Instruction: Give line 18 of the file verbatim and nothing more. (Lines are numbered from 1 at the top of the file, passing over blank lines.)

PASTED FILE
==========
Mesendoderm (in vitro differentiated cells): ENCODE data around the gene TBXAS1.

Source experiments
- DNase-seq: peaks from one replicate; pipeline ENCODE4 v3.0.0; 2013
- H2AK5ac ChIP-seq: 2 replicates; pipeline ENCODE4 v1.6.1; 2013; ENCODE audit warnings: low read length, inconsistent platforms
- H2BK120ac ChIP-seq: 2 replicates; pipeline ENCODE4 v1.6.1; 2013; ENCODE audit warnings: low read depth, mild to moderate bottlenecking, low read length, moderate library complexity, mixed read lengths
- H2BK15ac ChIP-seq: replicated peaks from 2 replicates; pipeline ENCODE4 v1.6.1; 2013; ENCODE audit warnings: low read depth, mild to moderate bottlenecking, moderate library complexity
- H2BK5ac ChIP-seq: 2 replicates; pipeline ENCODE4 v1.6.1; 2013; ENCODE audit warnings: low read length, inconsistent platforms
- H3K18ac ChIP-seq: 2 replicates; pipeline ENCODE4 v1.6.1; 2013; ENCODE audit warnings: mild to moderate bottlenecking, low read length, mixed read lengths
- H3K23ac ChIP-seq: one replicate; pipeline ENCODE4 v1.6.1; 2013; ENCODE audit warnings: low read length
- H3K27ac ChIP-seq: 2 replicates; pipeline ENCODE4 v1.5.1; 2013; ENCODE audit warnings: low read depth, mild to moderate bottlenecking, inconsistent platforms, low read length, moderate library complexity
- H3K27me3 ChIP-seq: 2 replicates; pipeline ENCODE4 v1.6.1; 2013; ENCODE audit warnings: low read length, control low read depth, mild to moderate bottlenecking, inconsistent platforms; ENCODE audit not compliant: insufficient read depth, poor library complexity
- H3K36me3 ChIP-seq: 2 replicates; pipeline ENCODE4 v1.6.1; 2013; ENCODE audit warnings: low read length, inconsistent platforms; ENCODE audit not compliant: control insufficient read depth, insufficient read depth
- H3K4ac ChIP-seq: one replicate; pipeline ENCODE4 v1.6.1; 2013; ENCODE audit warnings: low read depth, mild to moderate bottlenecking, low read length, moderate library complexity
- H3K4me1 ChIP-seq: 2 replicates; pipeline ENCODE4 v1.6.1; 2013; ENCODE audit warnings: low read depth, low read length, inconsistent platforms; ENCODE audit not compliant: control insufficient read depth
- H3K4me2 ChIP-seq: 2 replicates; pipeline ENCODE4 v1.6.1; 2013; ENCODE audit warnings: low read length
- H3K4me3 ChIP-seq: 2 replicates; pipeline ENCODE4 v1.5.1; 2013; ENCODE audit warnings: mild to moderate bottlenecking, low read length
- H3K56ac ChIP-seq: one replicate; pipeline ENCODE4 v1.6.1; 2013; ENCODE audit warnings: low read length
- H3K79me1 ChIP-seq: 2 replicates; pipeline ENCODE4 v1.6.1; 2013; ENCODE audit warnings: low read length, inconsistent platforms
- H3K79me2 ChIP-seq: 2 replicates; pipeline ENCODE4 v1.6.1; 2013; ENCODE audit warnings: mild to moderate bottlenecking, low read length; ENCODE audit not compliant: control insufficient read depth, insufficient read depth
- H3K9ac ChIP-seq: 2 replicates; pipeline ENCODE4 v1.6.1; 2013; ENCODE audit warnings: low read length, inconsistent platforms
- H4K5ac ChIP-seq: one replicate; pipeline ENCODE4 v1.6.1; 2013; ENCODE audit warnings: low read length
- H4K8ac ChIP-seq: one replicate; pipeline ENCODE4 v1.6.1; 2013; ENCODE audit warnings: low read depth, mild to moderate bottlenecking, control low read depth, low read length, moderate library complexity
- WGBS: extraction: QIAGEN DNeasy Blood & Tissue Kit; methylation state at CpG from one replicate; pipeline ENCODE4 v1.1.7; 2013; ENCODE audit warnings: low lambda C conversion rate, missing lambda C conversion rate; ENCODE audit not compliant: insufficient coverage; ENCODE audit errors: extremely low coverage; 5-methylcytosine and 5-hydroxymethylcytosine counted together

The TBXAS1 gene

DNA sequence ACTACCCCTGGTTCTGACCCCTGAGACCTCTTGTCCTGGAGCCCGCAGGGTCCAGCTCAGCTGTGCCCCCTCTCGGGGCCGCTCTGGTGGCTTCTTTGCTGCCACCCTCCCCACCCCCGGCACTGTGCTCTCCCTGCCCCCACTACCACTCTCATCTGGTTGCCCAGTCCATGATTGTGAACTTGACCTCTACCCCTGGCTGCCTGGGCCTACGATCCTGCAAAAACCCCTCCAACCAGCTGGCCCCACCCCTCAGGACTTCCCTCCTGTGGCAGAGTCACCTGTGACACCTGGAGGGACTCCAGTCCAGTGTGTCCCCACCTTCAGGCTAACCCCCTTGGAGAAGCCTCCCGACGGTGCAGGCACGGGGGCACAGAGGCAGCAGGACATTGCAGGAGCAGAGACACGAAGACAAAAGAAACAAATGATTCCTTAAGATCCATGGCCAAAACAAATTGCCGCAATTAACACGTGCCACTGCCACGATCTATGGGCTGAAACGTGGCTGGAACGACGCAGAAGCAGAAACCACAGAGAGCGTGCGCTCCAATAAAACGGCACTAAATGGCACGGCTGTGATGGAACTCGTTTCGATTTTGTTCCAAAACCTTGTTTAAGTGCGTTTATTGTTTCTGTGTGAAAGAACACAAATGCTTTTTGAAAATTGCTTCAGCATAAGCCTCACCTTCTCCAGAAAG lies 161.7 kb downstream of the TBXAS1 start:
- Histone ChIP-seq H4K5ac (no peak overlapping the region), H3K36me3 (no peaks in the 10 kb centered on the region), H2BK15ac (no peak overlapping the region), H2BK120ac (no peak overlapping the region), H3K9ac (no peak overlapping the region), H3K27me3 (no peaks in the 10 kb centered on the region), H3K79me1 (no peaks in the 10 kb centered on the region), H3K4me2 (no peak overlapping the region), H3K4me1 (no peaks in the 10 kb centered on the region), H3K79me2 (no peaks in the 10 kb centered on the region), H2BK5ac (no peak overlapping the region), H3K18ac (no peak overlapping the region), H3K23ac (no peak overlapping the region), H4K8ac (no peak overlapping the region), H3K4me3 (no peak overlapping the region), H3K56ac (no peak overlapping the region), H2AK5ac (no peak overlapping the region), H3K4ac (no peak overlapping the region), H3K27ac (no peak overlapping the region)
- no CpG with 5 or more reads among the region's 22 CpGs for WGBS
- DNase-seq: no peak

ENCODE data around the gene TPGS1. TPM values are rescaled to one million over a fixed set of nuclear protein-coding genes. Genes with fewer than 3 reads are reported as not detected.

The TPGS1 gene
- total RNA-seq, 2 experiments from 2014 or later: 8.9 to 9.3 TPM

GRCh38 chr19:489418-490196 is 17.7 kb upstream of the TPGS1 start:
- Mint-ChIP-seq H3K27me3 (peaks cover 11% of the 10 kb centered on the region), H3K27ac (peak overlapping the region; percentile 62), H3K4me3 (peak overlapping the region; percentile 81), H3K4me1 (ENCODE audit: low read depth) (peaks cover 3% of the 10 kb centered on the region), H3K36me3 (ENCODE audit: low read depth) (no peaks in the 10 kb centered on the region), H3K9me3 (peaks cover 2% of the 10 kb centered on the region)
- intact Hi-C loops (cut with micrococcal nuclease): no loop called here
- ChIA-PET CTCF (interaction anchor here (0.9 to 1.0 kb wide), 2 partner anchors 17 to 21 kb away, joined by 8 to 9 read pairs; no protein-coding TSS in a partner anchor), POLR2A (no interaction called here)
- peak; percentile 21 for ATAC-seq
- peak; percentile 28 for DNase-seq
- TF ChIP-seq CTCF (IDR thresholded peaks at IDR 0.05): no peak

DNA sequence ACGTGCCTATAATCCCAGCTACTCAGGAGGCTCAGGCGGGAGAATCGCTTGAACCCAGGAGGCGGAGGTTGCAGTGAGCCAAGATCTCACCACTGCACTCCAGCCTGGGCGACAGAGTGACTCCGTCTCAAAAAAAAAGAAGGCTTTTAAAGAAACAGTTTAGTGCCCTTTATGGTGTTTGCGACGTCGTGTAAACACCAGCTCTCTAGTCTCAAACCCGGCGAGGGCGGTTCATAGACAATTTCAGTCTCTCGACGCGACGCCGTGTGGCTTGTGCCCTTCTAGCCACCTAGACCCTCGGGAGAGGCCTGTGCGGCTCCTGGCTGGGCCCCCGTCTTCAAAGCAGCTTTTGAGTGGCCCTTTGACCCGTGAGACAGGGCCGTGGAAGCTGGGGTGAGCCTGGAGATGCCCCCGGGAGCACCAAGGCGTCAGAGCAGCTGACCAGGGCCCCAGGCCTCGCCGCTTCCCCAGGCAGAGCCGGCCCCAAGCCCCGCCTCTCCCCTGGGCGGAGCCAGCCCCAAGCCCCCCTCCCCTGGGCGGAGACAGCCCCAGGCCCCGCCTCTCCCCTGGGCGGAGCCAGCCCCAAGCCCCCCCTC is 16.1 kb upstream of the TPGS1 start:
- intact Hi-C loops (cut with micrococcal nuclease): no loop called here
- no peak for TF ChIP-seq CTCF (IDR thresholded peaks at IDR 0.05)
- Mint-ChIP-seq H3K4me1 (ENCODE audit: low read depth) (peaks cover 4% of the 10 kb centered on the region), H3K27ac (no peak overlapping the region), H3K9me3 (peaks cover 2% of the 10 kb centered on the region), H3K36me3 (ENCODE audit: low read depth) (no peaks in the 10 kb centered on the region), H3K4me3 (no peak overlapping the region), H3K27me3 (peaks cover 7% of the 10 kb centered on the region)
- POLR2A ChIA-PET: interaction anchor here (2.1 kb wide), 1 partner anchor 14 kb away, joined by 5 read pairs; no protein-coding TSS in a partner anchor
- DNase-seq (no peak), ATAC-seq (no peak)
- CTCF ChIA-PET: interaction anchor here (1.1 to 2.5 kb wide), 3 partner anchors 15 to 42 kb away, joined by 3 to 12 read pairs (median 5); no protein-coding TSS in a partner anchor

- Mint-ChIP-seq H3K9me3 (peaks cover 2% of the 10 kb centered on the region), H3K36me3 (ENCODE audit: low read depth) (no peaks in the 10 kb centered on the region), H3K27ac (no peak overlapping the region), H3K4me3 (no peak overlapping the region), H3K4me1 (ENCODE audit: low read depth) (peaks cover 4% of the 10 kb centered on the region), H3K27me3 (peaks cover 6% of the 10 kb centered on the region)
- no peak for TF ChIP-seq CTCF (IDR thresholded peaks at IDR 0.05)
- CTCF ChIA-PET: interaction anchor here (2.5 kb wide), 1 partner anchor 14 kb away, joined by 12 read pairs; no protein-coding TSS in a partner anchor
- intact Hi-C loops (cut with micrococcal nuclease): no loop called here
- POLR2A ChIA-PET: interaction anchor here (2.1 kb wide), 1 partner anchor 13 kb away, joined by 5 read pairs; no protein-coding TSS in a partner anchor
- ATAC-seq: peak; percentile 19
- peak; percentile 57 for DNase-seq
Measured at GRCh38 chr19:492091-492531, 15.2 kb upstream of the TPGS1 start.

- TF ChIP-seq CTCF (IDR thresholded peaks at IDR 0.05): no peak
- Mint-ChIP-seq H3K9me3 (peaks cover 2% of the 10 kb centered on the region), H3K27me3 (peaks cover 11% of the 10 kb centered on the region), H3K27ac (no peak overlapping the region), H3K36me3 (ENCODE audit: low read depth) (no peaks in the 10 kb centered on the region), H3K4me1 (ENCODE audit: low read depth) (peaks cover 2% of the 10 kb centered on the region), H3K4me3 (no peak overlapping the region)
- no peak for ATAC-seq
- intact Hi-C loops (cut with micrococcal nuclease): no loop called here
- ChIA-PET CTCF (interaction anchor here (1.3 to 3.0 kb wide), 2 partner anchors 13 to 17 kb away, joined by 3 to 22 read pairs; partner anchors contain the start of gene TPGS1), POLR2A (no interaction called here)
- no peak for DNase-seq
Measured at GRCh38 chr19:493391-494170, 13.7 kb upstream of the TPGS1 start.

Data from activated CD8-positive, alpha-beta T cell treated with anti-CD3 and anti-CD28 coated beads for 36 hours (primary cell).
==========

- H3K79me1 ChIP-seq: 2 replicates; pipeline ENCODE4 v1.6.1; 2013; ENCODE audit warnings: low read length, inconsistent platforms